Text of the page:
THINK ABOUT… The development of social skills is important to a child’s success in the classroom. These skills include knowing how to ask questions like, “how are you?” and recognizing others’ feelings. Children with hearing loss may experience difficulty in developing the language skills needed to ask and answer questions that include abstract components, such as understanding how someone else is feeling and why. This activity can help children practice these skills superhero style.
There is still time to register for the webinar on Monday, 6/26/17: Language Underperformance in Young Children 0-6 Years of Age Who Are Deaf or Hard of Hearing: Are the Expectations Too Low?
AG Bell had the honor to host author and 2017 Presidential Scholar Regan Brady, her family, Dr. Donald Goldberg, Ph.D., CCC-A/SLP, FAAA, LSLS Cert. AVT, Dr. Sharon Sandridge, Ph.D., and Dr. Michael Hoa, M.D., of Georgetown University Medical Center, for a press conference and tour of the Volta Bureau. Regan took the time to share her story about growing up with cochlear implants and how listening and spoken language changed her life.
Growing Up in the ‘Gray Area’ of Hearing Loss – Things to consider with a child who has unilateral hearing loss
Pediatricians are trying to gently shape child-rearing styles so that kids living in poverty have a chance to succeed.
Where the Wild Things Are by Maruice Sendak is a very popular children’s book about a little boy who won’t listen to his mom and travels to a land of monsters. The monsters try their hardest to scare the boy with their big, sharp teeth and loud, mean roars, but the boy knows how to tame them.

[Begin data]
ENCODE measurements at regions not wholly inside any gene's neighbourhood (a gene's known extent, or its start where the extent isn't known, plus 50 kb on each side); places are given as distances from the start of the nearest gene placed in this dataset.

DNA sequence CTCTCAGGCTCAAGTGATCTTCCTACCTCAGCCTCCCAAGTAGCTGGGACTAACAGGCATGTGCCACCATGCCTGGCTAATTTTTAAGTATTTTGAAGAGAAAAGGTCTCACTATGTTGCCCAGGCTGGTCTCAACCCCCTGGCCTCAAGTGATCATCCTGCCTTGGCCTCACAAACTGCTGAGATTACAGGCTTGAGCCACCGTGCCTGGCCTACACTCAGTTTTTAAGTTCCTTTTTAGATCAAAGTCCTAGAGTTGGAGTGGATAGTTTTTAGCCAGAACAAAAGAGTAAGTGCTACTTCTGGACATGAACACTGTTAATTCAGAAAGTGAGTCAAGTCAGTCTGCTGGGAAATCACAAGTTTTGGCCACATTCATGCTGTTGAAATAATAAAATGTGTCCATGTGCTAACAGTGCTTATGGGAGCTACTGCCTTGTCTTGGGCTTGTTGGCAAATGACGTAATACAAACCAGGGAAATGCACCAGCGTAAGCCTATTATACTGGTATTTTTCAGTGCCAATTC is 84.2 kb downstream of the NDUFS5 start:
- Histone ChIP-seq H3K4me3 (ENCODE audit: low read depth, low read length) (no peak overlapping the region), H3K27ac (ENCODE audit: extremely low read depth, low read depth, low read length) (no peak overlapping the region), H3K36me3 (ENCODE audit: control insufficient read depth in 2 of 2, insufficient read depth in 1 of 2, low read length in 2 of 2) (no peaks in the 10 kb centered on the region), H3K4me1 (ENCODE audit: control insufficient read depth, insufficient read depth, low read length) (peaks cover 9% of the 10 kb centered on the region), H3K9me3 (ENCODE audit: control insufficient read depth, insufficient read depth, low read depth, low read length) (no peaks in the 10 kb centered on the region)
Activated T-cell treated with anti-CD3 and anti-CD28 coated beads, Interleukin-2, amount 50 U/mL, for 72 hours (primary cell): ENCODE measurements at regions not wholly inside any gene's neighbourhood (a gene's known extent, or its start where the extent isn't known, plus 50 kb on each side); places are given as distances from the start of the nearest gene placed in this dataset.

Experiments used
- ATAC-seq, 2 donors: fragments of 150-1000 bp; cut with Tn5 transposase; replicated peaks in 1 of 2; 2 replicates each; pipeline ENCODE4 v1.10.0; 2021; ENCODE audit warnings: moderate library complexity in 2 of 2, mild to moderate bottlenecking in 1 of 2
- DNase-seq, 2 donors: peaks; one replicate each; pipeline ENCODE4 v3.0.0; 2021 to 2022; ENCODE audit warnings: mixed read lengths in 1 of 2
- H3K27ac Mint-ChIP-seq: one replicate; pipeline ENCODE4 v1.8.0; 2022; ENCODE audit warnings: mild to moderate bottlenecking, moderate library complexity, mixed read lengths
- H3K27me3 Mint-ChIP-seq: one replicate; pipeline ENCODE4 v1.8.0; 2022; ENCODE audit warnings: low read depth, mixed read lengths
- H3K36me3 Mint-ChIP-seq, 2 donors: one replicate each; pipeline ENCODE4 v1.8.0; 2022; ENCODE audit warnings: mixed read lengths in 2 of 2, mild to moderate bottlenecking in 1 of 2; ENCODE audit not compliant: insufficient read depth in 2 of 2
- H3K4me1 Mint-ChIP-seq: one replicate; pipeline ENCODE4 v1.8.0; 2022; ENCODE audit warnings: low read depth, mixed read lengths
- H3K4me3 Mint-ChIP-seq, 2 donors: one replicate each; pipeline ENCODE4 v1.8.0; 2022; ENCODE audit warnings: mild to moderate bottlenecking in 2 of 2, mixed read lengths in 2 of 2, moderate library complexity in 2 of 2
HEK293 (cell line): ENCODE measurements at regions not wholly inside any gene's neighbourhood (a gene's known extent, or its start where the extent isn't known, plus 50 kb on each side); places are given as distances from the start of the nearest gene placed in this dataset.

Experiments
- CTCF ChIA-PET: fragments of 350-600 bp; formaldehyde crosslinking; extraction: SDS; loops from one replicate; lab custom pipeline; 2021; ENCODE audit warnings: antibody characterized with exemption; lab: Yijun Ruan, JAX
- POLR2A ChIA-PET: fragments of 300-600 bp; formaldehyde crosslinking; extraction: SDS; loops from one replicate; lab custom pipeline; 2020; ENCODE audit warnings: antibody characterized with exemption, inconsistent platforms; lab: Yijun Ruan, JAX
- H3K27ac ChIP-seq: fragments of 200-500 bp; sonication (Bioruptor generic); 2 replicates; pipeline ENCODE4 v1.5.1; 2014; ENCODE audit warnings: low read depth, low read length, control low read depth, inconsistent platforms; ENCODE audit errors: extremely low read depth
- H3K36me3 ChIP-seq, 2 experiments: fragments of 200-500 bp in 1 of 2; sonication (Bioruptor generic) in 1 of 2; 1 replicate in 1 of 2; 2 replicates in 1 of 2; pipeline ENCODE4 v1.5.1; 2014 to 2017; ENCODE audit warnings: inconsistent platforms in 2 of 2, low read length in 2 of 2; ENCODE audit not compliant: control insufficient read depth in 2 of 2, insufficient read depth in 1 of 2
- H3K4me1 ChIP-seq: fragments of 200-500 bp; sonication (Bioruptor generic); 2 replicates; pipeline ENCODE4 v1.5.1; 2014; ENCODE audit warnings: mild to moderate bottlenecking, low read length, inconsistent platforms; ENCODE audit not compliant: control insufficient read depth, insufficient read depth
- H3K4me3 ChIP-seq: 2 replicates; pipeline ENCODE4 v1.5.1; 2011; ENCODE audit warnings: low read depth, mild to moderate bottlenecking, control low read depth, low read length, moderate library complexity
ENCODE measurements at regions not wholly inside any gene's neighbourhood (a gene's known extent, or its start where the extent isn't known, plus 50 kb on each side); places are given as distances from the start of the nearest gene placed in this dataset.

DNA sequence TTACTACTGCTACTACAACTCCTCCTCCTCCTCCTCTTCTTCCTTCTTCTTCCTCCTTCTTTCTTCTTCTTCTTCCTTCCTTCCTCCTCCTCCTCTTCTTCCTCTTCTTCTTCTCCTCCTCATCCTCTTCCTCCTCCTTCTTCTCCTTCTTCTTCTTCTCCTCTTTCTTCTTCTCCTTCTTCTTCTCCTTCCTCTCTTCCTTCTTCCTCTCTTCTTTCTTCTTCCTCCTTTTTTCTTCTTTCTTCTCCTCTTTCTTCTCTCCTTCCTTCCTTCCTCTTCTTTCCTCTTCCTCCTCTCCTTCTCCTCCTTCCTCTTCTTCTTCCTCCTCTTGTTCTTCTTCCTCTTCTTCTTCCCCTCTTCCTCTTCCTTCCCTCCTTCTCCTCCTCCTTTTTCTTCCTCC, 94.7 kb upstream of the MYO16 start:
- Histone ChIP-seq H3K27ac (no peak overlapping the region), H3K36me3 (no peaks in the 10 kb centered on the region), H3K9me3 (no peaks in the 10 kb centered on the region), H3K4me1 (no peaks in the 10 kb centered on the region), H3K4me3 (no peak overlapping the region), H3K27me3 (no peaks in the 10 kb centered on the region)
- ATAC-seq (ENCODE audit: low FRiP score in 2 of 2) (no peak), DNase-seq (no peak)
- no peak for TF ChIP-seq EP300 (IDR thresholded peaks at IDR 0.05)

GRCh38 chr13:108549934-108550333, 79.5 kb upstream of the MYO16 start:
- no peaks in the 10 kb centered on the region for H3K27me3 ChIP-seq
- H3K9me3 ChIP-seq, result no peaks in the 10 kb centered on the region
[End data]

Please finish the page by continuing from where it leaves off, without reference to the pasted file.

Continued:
Reading this book offers a great opportunity to review and discuss descriptive language, verbs, and new vocabulary. The song that accompanies this activity incorporates music and movement to help your child learn the concepts and ideas.
In addition to speech, language, and auditory skills, self-advocacy and conversational repair strategies are important skills to develop in students who are deaf and hard of hearing.
During a Language Readiness for Deaf and Hard of Hearing Children forum hosted by the Pennsylvania Society for Advancement of the Deaf, it was agreed that early, unrestricted access to language is critical for cognitive and linguistic development.
The attendees at the PSAD forum represented varying organizations with varying approaches on how to serve deaf and hard of hearing children.
Hearing loss in children with congenital CMV can be present at birth or develop later. It is estimated that 15%-20% of all cases of moderate to profound hearing loss among children are attributable to congenital CMV.
Our brains work a bit like an air traffic control system. They have to take in lots of information, ignore distractions and make decisions about how to act and what to prioritize. These skills include working memory, multitasking and flexibility in thinking. Children are not born with these skills—they develop over time¹.